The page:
Langley letters: too much spent on government ads

Dear Editor,

Not that there’s any lack of entries in this category, but you can add government advertising to the list of things-politicians-oppose-until-they’re-in-power.

As the curtain begins to come down on the Lower Mainland’s TransLink tax plebiscite, B.C. taxpayers have been reminded what happens when politicians have hold of our chequebooks during an election campaign. While we scrimp and sacrifice and pay our taxes to ostensibly fund critical services like public safety, health and education; politicians line up to spend it on flashy ads designed to help them get more votes.

It’s the way it’s always been, apparently.

In opposition in 1999, Christy Clark hammered the NDP government for spending $700,000 in taxpayer money on advertising their budget.

In 2013, the government-opposition roles in B.C. had reversed. Clark’s BC Liberal government unashamedly spent a big chunk of its $36 million taxpayer-funded communications budget on slick TV ads, touting their economic record and jobs plan and laying the foundation for their improbable comeback win.

The opposition NDP – once the guilty advertiser – was outraged by this malodorous spending, even launching a petition calling for an end to taxpayer-funded partisan ads.

Sadly, that new New Democrat position seems to have gone the way of the dodo.

With both the BC Liberals and NDP firmly supporting the TransLink tax campaign, the provincial parties turned a blind eye to TransLink mayors spending $7 million in taxpayer dollars to win this plebiscite.

Not a word of criticism over this blatant misuse of tax money – just a nudge and a wink and a “do-what-you-gotta-do-to-win” attitude, even if it means wasting taxpayer dollars.

In November, B.C. Auditor General Carol Bellringer tried to bring common sense to the issue: “It is a generally agreed upon principle that government should not use its position of influence or public funds and resources to support an electoral campaign,” she wrote. “Government spends public money to inform taxpayers about its programs, but citizens should not pay for communications that are of a partisan political nature.”

Bellringer recommended that government prohibit partisan political information in government communications, and put together specific guidelines setting out what should or should not be included in ads.

While the Canadian Taxpayers Federation generally chafes at the idea of adding another government committee, it’s clear no party, of any political stripe, can be trusted to do the right thing when it comes to advertising on our dime. At least not once they form government.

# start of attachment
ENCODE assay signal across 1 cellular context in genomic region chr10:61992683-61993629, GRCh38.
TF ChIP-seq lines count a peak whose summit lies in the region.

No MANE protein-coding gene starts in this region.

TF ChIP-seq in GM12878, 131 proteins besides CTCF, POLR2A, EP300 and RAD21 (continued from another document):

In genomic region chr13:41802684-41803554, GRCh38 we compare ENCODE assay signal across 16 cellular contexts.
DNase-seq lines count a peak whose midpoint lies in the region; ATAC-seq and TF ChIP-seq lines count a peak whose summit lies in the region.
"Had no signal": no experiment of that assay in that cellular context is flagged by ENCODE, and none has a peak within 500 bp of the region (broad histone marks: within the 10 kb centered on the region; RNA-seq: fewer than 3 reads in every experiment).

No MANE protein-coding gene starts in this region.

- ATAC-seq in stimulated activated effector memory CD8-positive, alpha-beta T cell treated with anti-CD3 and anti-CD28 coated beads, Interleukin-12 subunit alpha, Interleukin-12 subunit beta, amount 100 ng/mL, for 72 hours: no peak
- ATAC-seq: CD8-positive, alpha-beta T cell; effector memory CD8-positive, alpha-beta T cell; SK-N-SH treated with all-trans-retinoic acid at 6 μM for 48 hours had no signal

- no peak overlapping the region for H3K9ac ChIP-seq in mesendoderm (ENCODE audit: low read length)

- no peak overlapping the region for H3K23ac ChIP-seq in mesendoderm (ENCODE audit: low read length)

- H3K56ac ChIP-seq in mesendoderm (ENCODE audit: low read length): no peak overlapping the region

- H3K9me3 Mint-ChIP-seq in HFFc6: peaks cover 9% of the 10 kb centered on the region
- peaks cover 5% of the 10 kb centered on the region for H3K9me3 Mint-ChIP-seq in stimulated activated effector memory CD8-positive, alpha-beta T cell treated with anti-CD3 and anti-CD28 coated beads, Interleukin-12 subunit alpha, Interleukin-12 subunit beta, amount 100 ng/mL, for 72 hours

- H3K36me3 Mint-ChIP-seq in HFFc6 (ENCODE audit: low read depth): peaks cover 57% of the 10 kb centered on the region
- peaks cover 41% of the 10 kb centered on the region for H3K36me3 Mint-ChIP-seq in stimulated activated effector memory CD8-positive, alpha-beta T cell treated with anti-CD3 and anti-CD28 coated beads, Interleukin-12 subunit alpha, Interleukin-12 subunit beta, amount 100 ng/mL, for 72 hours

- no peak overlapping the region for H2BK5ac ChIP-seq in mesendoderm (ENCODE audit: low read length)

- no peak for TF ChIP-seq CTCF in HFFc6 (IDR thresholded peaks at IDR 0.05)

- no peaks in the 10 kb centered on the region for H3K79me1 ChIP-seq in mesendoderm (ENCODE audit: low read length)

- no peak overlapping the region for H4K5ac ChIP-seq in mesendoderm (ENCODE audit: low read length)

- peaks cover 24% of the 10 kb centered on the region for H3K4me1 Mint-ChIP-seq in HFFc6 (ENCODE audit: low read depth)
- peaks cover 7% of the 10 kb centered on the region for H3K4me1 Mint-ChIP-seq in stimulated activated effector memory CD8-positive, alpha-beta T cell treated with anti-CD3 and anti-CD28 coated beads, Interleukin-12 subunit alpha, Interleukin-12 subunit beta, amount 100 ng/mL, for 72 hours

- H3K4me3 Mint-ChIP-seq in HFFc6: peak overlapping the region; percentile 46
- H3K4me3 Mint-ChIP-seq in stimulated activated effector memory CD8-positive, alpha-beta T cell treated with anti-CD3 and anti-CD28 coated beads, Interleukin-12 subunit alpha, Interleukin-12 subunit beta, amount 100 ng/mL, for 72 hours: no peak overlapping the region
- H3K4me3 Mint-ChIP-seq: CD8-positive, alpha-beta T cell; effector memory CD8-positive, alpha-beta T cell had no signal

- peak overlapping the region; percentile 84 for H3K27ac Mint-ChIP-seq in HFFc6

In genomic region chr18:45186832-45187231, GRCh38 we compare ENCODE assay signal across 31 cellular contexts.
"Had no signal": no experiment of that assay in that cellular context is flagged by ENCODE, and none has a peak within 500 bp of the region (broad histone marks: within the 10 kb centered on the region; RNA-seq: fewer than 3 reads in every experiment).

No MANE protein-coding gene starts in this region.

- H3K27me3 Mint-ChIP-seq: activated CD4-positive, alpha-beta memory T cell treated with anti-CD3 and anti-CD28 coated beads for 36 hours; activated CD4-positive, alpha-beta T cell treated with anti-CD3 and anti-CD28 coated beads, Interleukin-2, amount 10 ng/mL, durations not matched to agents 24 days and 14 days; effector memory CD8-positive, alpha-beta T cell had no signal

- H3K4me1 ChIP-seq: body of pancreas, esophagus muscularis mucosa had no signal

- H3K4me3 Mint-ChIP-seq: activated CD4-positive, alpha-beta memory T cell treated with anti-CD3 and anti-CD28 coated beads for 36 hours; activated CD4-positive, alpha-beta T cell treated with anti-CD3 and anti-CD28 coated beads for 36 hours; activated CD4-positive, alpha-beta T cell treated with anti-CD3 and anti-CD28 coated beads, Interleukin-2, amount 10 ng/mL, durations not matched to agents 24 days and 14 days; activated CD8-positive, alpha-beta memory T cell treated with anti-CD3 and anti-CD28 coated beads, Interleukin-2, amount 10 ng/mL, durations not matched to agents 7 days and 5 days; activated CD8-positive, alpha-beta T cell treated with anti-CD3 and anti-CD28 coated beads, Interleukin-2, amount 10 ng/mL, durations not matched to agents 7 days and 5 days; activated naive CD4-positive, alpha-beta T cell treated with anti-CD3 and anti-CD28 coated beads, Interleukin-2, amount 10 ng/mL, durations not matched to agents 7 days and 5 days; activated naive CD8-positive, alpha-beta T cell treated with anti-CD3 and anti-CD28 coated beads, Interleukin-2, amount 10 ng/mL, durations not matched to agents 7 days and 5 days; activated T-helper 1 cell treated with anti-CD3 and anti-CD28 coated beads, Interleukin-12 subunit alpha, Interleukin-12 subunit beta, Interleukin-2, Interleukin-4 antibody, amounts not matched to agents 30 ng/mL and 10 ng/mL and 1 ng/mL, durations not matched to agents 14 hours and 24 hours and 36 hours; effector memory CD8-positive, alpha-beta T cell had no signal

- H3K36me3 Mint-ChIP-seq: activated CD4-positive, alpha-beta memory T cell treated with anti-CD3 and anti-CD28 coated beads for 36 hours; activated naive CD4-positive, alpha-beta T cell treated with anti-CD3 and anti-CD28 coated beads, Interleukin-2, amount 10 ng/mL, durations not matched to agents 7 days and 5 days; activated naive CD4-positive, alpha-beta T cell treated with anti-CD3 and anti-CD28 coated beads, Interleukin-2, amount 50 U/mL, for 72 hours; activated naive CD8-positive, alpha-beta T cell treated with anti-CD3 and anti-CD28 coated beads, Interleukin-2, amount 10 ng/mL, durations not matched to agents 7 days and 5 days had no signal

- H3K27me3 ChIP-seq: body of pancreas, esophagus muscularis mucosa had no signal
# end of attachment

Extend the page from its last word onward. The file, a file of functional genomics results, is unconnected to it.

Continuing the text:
It seems politicians will spend anything to get re-elected, especially when it’s taxpayers footing the bill.

It’s time to put pressure on them to close the chequebook and campaign with their own money – not ours.

Jordan Bateman

Canadian Taxpayers Federation

Just Posted

VIDEO: Langley walk to fight Alzheimer’s took place outdoors and in

Second annual fundraiser at Chartwell Langley Gardens Retirement Community

VIDEO: Inaugural township-wide garage sale rated a success

‘It went extremely well,’ said veteran garage sale participant

Taekwondo Festival draws hundreds to Langley Events Centre

Annual event a showcase of Korean martial art skills, culture and music

VIDEO: Bowen Byram named top prospect

Giants defenceman recognized as premier NHL draft pick

REPLAY: The best videos from across B.C. this week

In case you missed it, here’s a look at the replay-worth highlights from this week in the province

UN urges Canada to take more vulnerable Mexican migrants from Central America

The request comes as the United States takes a harder line on its Mexican border

Mistrial declared in Jamie Bacon murder plot trial

Bacon was on trial for counselling to commit the murder of Person X

B.C. VIEWS: Money-laundering melodrama made for TV

Public inquiry staged to point fingers before 2021 election

Canadian homebuyers escaping high housing costs by moving to secondary cities

In British Columbia, exurbs have grown in the Hope Valley and Kamloops

Feds lay out proposed new rules for voice, video recorders in locomotives

Transport Canada wants to limit use of recorders to if a crew’s actions led to a crash

Raptors beat Bucks 100-94 to advance to franchise’s first-ever NBA Finals

Leonard has 27 points, 17 boards to lead Toronto past Milwaukee

Third person charged in death of B.C. teen found in torched SUV

Inderdeep Kaur Deo facing charge of accessory after the fact to murder

Kamloops girl, 9, recovering from carbon monoxide poisoning now out of ICU

Her mother who was sleeping in the same tent with her did not survive

Most Read